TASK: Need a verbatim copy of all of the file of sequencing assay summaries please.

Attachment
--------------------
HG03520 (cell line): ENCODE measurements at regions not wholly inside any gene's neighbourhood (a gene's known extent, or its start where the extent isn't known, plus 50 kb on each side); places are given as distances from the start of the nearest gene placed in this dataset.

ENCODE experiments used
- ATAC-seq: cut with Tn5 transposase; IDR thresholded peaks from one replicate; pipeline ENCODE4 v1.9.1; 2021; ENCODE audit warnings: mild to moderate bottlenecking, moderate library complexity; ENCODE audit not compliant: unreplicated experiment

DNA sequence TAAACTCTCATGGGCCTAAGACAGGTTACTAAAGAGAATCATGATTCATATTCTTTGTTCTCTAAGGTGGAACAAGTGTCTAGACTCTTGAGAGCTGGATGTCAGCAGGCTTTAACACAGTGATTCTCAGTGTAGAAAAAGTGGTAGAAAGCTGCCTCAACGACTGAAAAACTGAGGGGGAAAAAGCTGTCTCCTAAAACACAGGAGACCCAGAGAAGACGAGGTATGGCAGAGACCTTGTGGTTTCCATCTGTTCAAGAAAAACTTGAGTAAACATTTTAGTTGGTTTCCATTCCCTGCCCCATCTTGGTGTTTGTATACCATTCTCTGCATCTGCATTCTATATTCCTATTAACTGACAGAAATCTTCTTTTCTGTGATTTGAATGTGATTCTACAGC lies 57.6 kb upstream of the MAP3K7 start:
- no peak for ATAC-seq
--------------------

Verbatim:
HG03520 (cell line): ENCODE measurements at regions not wholly inside any gene's neighbourhood (a gene's known extent, or its start where the extent isn't known, plus 50 kb on each side); places are given as distances from the start of the nearest gene placed in this dataset.

ENCODE experiments used
- ATAC-seq: cut with Tn5 transposase; IDR thresholded peaks from one replicate; pipeline ENCODE4 v1.9.1; 2021; ENCODE audit warnings: mild to moderate bottlenecking, moderate library complexity; ENCODE audit not compliant: unreplicated experiment

DNA sequence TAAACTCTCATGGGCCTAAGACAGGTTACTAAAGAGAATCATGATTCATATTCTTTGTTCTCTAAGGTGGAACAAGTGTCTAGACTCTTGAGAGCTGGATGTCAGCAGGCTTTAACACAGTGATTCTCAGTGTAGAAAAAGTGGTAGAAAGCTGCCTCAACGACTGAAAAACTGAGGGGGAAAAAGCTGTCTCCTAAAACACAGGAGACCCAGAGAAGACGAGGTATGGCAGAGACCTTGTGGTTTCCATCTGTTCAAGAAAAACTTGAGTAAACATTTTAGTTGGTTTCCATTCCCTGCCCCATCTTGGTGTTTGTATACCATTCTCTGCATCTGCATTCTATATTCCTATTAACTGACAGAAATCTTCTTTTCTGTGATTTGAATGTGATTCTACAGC lies 57.6 kb upstream of the MAP3K7 start:
- no peak for ATAC-seq